IVF--especially when just a single embryo is transferred--is an effective and safe procedure. We are seeing success rates with elective single embryo transfer (eSET) of over 60% in women under the age of 36.
Vancouver, Canada (PRWEB) March 5, 2010
More than 350,000 Canadian couples struggle with infertility. For many, IVF is their best or only chance of getting pregnant. Yet Canada, with the exception of Quebec, which is currently working out a formula for funding, is one of the only developed countries where IVF is not publicly funded.
Dr. Al Yuzpe, co-founder and co-director of Genesis Fertility Centre in Vancouver, has served on the CFAS board and has been advocating for provincial funding for IVF since the mid 1980's.
"Infertility is a serious medical condition and emotionally devastating for the couples that are struggling to have a family. Why is it that British Columbia funds infertility testing yet won't fund the most effective treatment for infertility?" asks Yuzpe. "IVF--especially when just a single embryo is transferred--is an effective and safe procedure. We are seeing success rates with elective single embryo transfer (eSET) of over 60% in women under the age of 36."
Dr. Jeff Nisker, in his article Distributive Justice and Infertility Treatment in Canada, argues that because most Canadian women cannot afford IVF and single embryo transfer they may opt for less expensive fertility drugs or less effective but publicly funded surgical procedures--both of which have a high risk of multiple pregnancy. As a result, Canada is in the unenviable position of having one of the highest multiple pregnancy rates associated with infertility treatment in the developed world.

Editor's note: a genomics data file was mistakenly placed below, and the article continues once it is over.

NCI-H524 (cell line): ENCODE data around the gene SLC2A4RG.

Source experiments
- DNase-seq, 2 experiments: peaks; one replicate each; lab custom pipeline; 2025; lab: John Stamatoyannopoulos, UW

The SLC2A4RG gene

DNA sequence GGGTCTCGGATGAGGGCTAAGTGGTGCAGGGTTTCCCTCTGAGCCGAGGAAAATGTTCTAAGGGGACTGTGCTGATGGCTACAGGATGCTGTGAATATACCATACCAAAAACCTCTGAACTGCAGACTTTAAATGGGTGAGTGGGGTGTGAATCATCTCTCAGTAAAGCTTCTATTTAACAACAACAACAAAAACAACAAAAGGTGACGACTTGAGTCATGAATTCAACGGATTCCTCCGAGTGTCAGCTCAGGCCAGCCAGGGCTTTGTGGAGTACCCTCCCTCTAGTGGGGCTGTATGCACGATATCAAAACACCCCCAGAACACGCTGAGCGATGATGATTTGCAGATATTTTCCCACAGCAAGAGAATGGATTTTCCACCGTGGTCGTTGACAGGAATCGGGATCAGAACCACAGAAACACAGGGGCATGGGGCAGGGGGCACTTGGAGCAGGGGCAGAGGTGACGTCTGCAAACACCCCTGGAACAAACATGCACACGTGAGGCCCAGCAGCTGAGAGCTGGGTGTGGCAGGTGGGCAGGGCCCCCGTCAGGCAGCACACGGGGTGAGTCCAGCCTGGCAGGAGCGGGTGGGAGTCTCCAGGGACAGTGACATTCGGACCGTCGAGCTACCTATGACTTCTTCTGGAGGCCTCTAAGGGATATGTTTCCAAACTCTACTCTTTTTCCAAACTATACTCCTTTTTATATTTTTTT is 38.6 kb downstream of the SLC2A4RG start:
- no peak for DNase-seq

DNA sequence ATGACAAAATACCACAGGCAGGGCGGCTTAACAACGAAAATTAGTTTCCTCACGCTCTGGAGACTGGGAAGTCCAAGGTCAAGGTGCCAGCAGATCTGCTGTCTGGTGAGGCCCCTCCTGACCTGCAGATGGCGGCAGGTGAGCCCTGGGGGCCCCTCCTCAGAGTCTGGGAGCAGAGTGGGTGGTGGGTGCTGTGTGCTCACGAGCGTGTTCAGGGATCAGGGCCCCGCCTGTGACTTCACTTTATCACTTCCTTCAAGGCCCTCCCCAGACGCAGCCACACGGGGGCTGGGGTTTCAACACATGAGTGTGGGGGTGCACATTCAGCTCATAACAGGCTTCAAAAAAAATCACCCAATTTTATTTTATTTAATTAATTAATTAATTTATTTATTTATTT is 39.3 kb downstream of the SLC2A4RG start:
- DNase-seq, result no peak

Not only would publicly-funded IVF alleviate significant financial and emotional hardship among couples suffering from infertility, but economic studies show that it would be a great cost savings to the public health care system. Says Dr. Yuzpe, "Multiples have been glamourized by shows like Kate and Jon Plus 8, but what people don't know is that a high percentage of the children who are part of a multiple birth are born prematurely and often require specialized medical care. Many of these babies have health problems, some of which may be long-term in nature, that land them in the hospital's neonatal intensive care unit for weeks or even months."
Yuzpe is hopeful that the CFAS position paper, along with the hard economic and health data, will get the BC Government to reconsider funding for IVF.
For more information or to speak to Dr. Yuzpe, please contact Mairi Campbell 778-885-5300 mairi(dot)Campbell(at)telus(dot)net.